Publication Date: September 26, 2023
|On our shelves now
The enthralling story of the Great Chicago Fire and the power struggle over the city’s reconstruction in the wake of the tragedy
In October of 1871, Chicagoans knew they were due for the “big one”—a massive, uncontrollable fire that would decimate the city. There hadn’t been a meaningful rain since July, and several big blazes had nearly outstripped the fire department’s scant resources. On October 8, when Kate Leary’s barn caught fire, so began a catastrophe that would forever change the soul of the city.
Leary was a diligent, hardworking Irish woman, no more responsible for the fire than anyone else in the city at that time. But the conflagration that spread from her property quickly overtook the neighborhood, and before too long the floating embers had spread to the far reaches of the city. Families took to the streets with everything they could carry. Grain towers threatened to blow. The Chicago River boiled. Over the course of the next forty-eight hours, Chicago saw the biggest and most destructive disaster the United States had ever endured, and Leary would be its scapegoat.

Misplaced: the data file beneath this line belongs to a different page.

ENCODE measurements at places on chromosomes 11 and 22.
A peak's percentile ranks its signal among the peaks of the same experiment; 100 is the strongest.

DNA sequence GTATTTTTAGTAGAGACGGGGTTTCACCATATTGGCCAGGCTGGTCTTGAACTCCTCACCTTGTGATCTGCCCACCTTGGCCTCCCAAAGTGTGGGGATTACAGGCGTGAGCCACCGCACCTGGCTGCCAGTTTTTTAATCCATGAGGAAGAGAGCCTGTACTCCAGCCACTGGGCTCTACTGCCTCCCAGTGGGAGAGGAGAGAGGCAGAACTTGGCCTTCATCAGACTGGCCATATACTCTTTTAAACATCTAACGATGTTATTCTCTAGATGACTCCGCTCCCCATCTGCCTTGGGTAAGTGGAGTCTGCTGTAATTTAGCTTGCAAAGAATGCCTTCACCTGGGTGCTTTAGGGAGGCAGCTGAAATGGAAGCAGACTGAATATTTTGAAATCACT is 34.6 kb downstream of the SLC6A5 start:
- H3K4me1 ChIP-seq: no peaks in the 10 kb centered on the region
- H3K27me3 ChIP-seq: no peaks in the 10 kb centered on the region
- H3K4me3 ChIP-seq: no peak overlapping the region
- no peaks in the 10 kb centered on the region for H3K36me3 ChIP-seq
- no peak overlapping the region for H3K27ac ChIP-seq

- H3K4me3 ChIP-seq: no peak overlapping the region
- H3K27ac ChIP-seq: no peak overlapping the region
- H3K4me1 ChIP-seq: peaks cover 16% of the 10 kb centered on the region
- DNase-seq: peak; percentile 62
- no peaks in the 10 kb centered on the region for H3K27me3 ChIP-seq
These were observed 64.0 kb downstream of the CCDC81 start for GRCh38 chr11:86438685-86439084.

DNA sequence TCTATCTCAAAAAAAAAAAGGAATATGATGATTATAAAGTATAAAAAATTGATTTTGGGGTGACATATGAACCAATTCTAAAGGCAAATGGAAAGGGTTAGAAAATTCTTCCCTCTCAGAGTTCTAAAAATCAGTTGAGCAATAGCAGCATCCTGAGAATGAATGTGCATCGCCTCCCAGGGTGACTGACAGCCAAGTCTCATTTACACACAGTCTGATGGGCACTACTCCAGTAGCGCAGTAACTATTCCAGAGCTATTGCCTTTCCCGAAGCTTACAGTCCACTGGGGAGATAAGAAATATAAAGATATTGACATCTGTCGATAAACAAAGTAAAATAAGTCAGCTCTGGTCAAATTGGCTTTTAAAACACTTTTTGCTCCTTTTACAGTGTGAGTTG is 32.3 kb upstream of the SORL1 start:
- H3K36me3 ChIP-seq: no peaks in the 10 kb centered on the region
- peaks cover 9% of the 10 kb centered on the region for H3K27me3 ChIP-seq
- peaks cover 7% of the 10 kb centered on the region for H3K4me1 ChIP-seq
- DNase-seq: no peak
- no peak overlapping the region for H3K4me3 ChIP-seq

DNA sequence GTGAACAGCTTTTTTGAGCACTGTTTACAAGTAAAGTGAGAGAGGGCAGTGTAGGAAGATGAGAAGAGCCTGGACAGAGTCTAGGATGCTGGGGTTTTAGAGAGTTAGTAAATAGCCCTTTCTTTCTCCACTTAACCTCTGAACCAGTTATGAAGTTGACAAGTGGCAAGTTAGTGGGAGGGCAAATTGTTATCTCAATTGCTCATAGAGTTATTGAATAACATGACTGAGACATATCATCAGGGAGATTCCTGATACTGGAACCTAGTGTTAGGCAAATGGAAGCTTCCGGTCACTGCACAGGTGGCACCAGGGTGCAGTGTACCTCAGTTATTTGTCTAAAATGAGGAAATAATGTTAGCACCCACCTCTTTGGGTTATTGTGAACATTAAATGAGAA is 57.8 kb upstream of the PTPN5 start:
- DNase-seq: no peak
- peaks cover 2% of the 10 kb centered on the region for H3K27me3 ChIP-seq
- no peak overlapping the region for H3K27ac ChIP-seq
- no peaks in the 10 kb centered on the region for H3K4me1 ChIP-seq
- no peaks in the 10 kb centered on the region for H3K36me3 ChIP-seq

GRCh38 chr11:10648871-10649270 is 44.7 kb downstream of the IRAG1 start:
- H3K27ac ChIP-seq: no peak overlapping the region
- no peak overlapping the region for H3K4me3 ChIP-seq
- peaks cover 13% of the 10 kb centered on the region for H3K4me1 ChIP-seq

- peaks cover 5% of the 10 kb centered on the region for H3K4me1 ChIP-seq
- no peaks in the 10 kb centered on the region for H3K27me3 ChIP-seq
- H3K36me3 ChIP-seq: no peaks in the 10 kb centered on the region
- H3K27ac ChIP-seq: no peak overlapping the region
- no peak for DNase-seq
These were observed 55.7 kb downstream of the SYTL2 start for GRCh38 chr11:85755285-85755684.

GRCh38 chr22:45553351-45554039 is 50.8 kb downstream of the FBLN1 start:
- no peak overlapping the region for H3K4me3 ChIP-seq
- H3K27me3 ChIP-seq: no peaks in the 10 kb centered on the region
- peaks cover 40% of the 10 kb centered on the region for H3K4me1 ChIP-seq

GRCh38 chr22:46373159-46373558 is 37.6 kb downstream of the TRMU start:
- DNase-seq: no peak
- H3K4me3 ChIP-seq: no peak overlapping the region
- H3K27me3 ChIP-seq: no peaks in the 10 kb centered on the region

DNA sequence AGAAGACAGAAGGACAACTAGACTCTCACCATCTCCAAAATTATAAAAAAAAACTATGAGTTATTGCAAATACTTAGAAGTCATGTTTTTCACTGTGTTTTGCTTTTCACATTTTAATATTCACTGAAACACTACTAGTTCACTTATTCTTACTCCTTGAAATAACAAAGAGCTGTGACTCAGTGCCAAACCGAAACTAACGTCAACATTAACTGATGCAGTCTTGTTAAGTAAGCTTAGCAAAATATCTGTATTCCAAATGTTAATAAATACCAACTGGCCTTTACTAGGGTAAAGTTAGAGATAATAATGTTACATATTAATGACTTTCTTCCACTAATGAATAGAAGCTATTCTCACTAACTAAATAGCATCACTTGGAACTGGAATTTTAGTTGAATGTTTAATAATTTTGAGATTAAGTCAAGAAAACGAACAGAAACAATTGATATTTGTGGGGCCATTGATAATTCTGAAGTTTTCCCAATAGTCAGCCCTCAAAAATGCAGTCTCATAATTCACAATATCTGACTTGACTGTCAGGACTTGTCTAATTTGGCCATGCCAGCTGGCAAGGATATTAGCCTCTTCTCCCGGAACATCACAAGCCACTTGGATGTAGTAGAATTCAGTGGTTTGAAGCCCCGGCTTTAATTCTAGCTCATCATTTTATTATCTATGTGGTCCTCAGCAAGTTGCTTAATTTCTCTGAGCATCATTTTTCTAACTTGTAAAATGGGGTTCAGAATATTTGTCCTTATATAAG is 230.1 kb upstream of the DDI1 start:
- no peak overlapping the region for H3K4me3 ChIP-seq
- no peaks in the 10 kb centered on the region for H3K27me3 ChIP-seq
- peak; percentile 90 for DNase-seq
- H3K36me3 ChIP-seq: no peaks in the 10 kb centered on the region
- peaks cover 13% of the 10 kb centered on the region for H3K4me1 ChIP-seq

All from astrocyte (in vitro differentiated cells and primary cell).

Out of the ashes rose not just new skyscrapers, tenements, and homes, but also a new political order. The city’s elite saw an opportunity to rebuild on their terms, cracking down on crime and licentiousness and fortifying a business-friendly environment. But the city’s working class recognized a naked power grab that would challenge their traditions, hurt their chances of rebuilding, and move power out of elected officials’ hands and into private interests. As quickly as the firefight ended, another battle for the future of the city began between the town’s business elites and the poor and immigrant working class.
An enrapturing account of the fire’s devastating path and an eye-opening look at its aftermath, The Burning of the World tells the story of one of the most infamous calamities in history and the powerful transformation that followed.
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